What is E-CLASS?
The Colorado Learning Attitudes about Science Survey for Experimental Physics (E-CLASS) was developed as a broadly applicable assessment tool for undergraduate physics lab courses. At the beginning and end of the semester, the E-CLASS assesses students views about their strategies, habits of mind, and attitudes when doing experiments in lab classes. Students also reflect on how those same strategies, habits of mind, and attitudes are practiced by professional researchers. Finally, at the end of the semester, students reflect on how their own course valued those practices in terms of earning a good grade. In response to frequent calls to transform laboratory curricula to more closely align it with the skills and abilities needed for professional research, the E-CLASS is a tool to assess students' perceptions of the gap between classroom laboratory instruction and professional research.
An example of the three-tiered question format used on the E-CLASS.
A full list of all question prompts can be accessed here.
Design and Validation of E-CLASS
While the overall validation of the E-CLASS is ongoing, the survey has been preliminarily validated and administered in all levels of undergraduate physics classes. Validation studies have included: iterative student interviews to ensure that students interpret and respond to the survey items as expected; faculty review to establish a baseline for expert-like responses and ensure that all items are meaningful and aligned with instructors' goals for laboratory physics courses; and correlations of students E-CLASS scores with their final grades in their lab courses.
Can the E-CLASS be customized for individual courses or other scientific disciplines? The short answer is no. The E-CLASS instrument has been validated in its current form, and the addition, removal, or manipulation of any items or formatting on the assessment could potentially invalidate the survey. Changes to the survey would require extensive re-testing to ensure that they did not meaningfully disrupt either students' or experts' responses to and/or interpretation of any items or the assessment as a whole.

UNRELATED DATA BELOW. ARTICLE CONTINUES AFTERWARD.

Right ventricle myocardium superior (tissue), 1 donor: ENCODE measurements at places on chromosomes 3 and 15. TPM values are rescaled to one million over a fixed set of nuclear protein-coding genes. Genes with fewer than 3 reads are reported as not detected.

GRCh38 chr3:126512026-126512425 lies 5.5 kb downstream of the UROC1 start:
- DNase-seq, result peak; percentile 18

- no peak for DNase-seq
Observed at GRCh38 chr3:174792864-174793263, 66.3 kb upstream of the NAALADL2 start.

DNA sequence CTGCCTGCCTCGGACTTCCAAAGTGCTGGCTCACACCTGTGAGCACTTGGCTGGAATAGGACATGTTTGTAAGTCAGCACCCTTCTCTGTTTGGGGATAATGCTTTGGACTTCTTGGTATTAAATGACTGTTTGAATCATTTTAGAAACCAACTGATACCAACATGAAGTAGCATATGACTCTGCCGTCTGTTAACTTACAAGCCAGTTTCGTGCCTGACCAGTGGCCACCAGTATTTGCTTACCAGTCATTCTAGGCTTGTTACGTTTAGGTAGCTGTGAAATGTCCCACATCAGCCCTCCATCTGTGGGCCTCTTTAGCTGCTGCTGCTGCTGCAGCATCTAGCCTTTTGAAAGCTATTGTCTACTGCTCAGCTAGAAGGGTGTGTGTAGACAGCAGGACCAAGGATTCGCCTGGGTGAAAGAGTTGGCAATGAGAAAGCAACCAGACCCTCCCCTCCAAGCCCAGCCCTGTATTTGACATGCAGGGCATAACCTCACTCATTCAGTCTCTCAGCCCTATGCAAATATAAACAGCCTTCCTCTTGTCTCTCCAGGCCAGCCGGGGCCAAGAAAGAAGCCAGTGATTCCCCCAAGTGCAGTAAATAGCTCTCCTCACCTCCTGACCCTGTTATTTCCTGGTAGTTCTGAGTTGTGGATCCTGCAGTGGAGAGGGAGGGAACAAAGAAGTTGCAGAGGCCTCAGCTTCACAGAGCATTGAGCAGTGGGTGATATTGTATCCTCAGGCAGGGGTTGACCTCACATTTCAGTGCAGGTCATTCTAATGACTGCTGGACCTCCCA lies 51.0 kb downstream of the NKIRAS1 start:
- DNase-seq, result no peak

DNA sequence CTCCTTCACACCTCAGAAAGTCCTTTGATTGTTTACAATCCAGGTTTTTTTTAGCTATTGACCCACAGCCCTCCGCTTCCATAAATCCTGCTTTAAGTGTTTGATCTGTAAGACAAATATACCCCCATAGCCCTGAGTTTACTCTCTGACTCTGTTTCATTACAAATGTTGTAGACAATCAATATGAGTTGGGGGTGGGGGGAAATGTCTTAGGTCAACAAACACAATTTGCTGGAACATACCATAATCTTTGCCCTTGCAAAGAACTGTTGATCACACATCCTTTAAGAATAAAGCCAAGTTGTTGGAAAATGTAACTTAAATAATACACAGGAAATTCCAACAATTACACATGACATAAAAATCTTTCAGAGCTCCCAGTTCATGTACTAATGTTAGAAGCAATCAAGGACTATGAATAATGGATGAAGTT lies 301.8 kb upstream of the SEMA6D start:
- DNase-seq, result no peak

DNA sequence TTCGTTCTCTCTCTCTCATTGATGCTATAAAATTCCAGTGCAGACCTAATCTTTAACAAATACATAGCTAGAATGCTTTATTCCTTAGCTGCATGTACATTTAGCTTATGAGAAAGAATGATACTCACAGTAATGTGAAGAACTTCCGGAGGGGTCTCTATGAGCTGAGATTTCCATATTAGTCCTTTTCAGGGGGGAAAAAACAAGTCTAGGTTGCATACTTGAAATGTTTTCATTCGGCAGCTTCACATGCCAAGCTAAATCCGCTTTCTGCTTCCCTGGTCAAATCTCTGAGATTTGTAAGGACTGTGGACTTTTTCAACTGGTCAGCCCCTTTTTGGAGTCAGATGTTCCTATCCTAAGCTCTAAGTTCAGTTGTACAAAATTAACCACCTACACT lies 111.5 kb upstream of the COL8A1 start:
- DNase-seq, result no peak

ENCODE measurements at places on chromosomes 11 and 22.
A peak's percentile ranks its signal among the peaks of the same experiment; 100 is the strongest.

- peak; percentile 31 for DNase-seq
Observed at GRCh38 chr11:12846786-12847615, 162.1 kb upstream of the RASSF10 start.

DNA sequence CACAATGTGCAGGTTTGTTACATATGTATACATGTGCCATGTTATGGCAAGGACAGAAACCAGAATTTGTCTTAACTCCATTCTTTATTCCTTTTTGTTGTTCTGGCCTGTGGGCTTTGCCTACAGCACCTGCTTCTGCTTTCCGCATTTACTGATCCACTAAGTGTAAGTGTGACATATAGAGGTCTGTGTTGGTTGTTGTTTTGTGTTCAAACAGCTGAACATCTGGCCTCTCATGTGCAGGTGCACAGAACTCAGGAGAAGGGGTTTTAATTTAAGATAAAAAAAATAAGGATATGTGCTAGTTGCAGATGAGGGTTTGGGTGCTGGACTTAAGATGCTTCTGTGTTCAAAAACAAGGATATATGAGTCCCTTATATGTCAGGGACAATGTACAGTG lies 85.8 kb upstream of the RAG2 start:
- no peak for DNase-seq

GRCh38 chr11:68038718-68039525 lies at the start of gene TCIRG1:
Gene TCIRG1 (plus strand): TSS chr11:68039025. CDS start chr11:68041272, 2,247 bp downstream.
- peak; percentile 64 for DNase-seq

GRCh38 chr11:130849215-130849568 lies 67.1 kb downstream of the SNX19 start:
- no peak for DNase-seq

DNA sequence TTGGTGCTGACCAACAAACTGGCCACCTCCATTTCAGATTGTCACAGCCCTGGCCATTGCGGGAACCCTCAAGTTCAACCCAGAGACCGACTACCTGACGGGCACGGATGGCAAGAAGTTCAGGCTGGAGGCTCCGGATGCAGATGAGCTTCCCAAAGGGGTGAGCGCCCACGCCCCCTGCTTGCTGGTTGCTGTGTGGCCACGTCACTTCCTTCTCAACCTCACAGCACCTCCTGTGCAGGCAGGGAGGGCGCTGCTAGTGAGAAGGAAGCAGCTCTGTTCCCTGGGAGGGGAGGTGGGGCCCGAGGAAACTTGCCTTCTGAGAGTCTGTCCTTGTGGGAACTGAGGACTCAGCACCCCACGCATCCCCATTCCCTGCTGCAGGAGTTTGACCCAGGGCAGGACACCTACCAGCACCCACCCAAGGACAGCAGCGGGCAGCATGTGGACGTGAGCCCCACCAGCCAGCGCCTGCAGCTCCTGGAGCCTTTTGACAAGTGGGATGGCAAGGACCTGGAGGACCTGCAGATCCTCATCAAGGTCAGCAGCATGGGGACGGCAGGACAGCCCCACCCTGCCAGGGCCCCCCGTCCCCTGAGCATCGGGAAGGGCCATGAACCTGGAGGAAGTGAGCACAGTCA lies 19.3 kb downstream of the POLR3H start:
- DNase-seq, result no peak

Administering the E-CLASS
Any instructor interested in administering the E-CLASS in their physics laboratory course should complete the Course Information Survey prior to their course start date. After completing the Course Information Survey, the process will be as follows:
- - Shortly after completing the survey, instructors will receive an email containing a link to the pre-instruction E-CLASS survey that they can distribute to their students at the start of the course.
- - We strongly recommend that instructors give students an incentive for completing the survey, such giving it as an assignment or offering extra credit, to fill out the survey. Even a small incentive typically yields much higher response rates, which will allow the survey results to provide a more accurate picture of your course.
- - The survey will remain open for 7 days, at which point, instructors will receive a follow-up email containing the names and ID number for all students who completed the pre-survey. It is important that all students complete the pre-instruction survey within the first 7 days of the course or laboratory section; responses received after this cutoff will be discarded.
- - At least 7 days before the end of the course, instructors will receive an email containing a link to the post-instruction E-CLASS survey.
- - This survey will remain open for 7 days, at which point, instructors will again receive an email containing the names and ID numbers for all students who completed the post-survey.
- - After the post-survey has closed, instructors will receive a report with aggregate data on their students' responses and comparisons to similar-level courses. This report is designed to facilitate the use of the E-CLASS as a formative assessment tool. An example report can be seen here.
If you are an instructor who has previously administered the E-CLASS and would like to provide feedback on the E-CLASS Instructor Reports, please email us at email@example.com.
"Students’ views about the nature of experimental physics"